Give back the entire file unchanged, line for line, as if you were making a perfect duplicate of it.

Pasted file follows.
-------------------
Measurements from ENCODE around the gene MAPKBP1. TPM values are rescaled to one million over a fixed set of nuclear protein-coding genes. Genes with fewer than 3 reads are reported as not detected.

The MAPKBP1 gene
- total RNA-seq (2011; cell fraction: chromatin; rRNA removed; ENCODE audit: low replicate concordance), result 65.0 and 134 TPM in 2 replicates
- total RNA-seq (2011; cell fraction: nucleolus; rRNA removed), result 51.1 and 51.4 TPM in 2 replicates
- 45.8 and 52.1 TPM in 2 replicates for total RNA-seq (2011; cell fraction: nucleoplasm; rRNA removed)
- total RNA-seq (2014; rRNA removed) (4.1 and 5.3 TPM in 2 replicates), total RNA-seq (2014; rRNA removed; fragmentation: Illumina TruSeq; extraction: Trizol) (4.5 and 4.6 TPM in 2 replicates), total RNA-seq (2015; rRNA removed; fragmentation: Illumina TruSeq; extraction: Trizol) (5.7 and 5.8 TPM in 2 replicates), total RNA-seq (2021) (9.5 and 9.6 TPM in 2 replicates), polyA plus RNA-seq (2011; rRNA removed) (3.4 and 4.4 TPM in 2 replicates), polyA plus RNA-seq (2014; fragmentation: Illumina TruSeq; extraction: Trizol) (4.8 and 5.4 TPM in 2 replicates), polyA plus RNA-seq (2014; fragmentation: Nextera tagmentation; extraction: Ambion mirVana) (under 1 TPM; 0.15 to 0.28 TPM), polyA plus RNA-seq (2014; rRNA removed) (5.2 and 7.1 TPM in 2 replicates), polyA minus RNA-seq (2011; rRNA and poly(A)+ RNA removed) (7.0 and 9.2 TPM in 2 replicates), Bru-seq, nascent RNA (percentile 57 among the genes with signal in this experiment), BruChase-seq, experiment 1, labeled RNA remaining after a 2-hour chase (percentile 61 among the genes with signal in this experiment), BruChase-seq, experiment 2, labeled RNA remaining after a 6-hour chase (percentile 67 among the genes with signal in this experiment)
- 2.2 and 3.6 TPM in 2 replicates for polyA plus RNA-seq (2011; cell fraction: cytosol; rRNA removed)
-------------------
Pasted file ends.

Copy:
Measurements from ENCODE around the gene MAPKBP1. TPM values are rescaled to one million over a fixed set of nuclear protein-coding genes. Genes with fewer than 3 reads are reported as not detected.

The MAPKBP1 gene
- total RNA-seq (2011; cell fraction: chromatin; rRNA removed; ENCODE audit: low replicate concordance), result 65.0 and 134 TPM in 2 replicates
- total RNA-seq (2011; cell fraction: nucleolus; rRNA removed), result 51.1 and 51.4 TPM in 2 replicates
- 45.8 and 52.1 TPM in 2 replicates for total RNA-seq (2011; cell fraction: nucleoplasm; rRNA removed)
- total RNA-seq (2014; rRNA removed) (4.1 and 5.3 TPM in 2 replicates), total RNA-seq (2014; rRNA removed; fragmentation: Illumina TruSeq; extraction: Trizol) (4.5 and 4.6 TPM in 2 replicates), total RNA-seq (2015; rRNA removed; fragmentation: Illumina TruSeq; extraction: Trizol) (5.7 and 5.8 TPM in 2 replicates), total RNA-seq (2021) (9.5 and 9.6 TPM in 2 replicates), polyA plus RNA-seq (2011; rRNA removed) (3.4 and 4.4 TPM in 2 replicates), polyA plus RNA-seq (2014; fragmentation: Illumina TruSeq; extraction: Trizol) (4.8 and 5.4 TPM in 2 replicates), polyA plus RNA-seq (2014; fragmentation: Nextera tagmentation; extraction: Ambion mirVana) (under 1 TPM; 0.15 to 0.28 TPM), polyA plus RNA-seq (2014; rRNA removed) (5.2 and 7.1 TPM in 2 replicates), polyA minus RNA-seq (2011; rRNA and poly(A)+ RNA removed) (7.0 and 9.2 TPM in 2 replicates), Bru-seq, nascent RNA (percentile 57 among the genes with signal in this experiment), BruChase-seq, experiment 1, labeled RNA remaining after a 2-hour chase (percentile 61 among the genes with signal in this experiment), BruChase-seq, experiment 2, labeled RNA remaining after a 6-hour chase (percentile 67 among the genes with signal in this experiment)
- 2.2 and 3.6 TPM in 2 replicates for polyA plus RNA-seq (2011; cell fraction: cytosol; rRNA removed)